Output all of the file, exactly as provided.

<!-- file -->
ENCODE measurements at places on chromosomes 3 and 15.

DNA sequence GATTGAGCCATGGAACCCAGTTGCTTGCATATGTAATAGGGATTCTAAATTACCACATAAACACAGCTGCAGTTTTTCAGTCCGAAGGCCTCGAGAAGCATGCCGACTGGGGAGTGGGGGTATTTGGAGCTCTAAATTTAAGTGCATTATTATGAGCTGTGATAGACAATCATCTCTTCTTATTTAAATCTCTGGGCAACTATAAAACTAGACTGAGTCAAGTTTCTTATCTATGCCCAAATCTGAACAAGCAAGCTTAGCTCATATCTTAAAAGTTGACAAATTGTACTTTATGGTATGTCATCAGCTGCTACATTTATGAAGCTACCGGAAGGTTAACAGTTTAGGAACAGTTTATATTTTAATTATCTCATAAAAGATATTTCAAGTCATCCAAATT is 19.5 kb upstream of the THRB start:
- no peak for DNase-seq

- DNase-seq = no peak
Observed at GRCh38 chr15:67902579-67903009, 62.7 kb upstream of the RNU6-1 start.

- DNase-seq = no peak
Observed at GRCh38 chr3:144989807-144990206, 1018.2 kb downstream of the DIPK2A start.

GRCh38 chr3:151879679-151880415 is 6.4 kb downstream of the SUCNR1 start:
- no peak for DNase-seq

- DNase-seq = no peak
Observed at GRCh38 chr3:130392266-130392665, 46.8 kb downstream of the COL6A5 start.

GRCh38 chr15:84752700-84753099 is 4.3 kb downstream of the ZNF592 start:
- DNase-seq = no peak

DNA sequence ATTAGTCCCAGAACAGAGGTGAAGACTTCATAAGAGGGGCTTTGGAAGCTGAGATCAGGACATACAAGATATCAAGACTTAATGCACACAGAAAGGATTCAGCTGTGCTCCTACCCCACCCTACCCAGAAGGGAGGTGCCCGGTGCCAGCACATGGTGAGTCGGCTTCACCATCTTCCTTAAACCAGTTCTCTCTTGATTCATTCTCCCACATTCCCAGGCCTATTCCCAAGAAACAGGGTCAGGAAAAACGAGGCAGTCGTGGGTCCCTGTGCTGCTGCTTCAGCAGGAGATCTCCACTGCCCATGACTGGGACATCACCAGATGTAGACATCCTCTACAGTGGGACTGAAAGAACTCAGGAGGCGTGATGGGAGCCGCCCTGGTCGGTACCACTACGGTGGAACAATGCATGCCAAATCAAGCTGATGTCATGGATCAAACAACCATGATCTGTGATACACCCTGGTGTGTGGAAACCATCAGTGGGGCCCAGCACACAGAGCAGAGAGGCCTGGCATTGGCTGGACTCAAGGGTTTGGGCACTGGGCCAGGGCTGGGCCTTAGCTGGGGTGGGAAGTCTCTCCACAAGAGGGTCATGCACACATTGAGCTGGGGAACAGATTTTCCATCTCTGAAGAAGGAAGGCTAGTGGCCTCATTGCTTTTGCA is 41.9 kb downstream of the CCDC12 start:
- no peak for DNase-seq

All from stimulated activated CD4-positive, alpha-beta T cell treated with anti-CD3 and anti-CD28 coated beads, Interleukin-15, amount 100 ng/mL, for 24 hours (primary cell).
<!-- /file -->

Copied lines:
ENCODE measurements at places on chromosomes 3 and 15.

DNA sequence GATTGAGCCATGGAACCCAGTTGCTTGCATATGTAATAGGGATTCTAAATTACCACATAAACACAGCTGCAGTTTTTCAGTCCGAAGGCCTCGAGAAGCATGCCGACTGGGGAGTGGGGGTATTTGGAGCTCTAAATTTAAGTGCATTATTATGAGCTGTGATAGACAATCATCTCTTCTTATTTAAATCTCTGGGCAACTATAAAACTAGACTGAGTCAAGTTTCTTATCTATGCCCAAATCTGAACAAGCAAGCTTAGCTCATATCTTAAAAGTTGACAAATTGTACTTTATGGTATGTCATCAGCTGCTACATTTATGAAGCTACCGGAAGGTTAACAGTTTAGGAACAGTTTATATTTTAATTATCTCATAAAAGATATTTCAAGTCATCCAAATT is 19.5 kb upstream of the THRB start:
- no peak for DNase-seq

- DNase-seq = no peak
Observed at GRCh38 chr15:67902579-67903009, 62.7 kb upstream of the RNU6-1 start.

- DNase-seq = no peak
Observed at GRCh38 chr3:144989807-144990206, 1018.2 kb downstream of the DIPK2A start.

GRCh38 chr3:151879679-151880415 is 6.4 kb downstream of the SUCNR1 start:
- no peak for DNase-seq

- DNase-seq = no peak
Observed at GRCh38 chr3:130392266-130392665, 46.8 kb downstream of the COL6A5 start.

GRCh38 chr15:84752700-84753099 is 4.3 kb downstream of the ZNF592 start:
- DNase-seq = no peak

DNA sequence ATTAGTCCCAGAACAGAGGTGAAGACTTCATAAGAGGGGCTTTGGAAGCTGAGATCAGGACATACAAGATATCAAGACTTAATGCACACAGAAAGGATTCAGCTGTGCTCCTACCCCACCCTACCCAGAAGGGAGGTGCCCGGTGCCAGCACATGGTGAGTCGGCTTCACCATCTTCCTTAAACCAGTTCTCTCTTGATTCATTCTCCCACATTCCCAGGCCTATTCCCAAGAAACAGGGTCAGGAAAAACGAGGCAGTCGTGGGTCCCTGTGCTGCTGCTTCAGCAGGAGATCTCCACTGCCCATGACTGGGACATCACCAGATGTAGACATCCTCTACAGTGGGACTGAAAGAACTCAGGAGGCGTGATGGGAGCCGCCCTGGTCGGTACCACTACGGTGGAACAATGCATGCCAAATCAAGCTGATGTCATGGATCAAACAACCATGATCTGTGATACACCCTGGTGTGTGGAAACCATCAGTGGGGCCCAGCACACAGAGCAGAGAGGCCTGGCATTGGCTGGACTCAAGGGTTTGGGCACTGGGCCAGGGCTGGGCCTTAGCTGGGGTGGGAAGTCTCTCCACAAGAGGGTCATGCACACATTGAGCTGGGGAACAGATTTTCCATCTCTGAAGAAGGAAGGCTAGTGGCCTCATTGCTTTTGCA is 41.9 kb downstream of the CCDC12 start:
- no peak for DNase-seq

All from stimulated activated CD4-positive, alpha-beta T cell treated with anti-CD3 and anti-CD28 coated beads, Interleukin-15, amount 100 ng/mL, for 24 hours (primary cell).